I'm sorry, maybe I'm a little too old school. Voting is a privelege in the US, and should not be a convenience. When I vote I should accept the duty to chose the better qualified candidate and make the march to the voter booth as if a pilgrimage to Mecca. I shouldn't be able to click a few keys on the keyboard while lying in bed to decide who the next President of the US will be--then be able to roll back over and go back to sleep for two more years.

    Distancing the voter from the booth serves those criminals who use absenteeism as an opportunity to stuff your ballots. There are cemetaries across the US that vote in record numbers. Forget that the voters have been dead for years--they vote in absentia. Now all I need to is set up a reasonably sophisticated script and *bang* 60k more votes for the good guys.

    Distancing the voter also distances him from the importance of his decision. If you don't think it's important enough to take time off of work, freeze for an hour in a line with two feet of snow, buy a suitable magnifying glass so you can read the candidates' names and pay attention when selecting a candidate--then maybe your vote should not count. Making the effort to vote connotes seriousness to me. There are some people who sacrificed their lives so you could do all of the above.

    As an aside, I recall an incident where I saw a 20-something young woman vote using an optical ballot--you know, fill in the bubble. You'd think that after x number of years seeing that sort of form that filling the bubble would be natural. The instructions were clear on the ballot, and there was a very large example displayed whilst in line. Yet, she managed to use checks instead.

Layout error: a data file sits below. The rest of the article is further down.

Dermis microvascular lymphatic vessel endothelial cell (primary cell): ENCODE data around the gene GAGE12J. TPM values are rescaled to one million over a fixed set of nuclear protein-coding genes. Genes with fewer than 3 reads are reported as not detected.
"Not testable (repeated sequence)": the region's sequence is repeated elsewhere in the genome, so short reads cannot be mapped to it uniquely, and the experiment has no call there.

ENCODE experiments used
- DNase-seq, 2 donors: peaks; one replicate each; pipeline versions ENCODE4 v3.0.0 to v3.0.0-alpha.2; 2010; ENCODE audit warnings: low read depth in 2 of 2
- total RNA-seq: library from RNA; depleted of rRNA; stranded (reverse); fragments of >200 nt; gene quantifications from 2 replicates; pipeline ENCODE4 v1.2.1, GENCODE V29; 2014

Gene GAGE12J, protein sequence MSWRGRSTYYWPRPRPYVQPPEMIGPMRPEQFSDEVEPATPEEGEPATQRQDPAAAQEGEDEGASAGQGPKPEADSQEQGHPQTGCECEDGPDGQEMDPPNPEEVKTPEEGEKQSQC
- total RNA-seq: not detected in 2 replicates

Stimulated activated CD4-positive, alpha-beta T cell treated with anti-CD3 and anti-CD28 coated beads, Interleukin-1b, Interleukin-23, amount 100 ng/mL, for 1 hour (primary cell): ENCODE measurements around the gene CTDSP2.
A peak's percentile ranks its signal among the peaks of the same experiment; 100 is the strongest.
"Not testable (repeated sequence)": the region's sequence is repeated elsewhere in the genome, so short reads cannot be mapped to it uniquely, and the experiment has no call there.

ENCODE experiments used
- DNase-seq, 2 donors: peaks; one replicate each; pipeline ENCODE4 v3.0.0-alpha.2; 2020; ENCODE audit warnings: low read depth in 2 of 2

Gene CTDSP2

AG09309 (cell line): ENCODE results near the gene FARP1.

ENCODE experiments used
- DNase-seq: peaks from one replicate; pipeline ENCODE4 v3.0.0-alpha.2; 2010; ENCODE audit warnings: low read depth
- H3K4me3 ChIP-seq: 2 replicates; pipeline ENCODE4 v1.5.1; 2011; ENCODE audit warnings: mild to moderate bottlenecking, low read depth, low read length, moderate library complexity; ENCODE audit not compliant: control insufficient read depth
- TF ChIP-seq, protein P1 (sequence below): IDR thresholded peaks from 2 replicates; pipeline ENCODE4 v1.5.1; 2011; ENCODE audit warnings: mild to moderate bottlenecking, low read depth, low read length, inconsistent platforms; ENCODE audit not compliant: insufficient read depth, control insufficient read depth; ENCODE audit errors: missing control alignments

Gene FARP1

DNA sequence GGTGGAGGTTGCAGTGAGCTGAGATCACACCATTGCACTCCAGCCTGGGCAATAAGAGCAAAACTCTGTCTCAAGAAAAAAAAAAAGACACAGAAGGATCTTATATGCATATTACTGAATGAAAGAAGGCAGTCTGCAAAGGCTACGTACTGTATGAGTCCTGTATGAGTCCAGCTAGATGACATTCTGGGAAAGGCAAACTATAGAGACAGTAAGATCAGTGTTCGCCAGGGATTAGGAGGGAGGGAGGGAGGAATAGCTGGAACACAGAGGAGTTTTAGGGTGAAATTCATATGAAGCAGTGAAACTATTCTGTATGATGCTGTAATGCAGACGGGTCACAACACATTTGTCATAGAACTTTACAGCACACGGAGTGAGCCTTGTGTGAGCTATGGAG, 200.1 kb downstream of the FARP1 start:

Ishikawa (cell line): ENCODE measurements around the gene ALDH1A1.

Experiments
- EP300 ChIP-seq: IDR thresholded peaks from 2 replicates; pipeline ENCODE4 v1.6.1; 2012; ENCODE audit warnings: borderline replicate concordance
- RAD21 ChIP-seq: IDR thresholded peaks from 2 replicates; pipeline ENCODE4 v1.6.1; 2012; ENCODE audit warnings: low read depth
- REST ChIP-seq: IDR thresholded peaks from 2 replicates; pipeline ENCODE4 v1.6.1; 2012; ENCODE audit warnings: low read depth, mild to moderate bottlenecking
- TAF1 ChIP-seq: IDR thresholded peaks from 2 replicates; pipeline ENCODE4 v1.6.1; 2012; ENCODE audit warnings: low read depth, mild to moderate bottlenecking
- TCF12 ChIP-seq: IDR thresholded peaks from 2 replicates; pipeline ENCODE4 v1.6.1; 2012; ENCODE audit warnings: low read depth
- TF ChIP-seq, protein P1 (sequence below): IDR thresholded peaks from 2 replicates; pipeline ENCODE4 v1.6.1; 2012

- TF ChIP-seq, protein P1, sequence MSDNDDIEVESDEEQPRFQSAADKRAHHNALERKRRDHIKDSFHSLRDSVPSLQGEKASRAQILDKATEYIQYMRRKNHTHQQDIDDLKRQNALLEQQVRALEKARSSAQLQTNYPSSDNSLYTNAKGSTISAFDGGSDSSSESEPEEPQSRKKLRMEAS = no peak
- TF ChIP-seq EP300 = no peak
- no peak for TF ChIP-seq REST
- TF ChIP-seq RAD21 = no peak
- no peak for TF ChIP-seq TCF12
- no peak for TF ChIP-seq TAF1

• by zwoelfk ( 586211 ) on Monday January 20, 2003 @10:35AM (#5118388) Journal
      Voting is a privelege in the US, and should not be a convenience.

      Voting is a right. Period.

      All citizens should be given equal access to vote. Currently city-dwellers have a much shorter trip to "Mecca" than those in rural areas. Internet voting, coupled with phone voting, and snail mail voting helps to balance the inequities in access. Not to mention, there are those who are physically disabled and may find it more than just "inconvenient" to go to a poll.

      The purpose of a vote is not to challange the citizenry, or setup some kind of obstacle course were they "win" the right to vote, but to provide them with the oppurtunity to express their opinion. We should not loose sight of that end.

      There are some people who sacrificed their lives so you could do all of the above.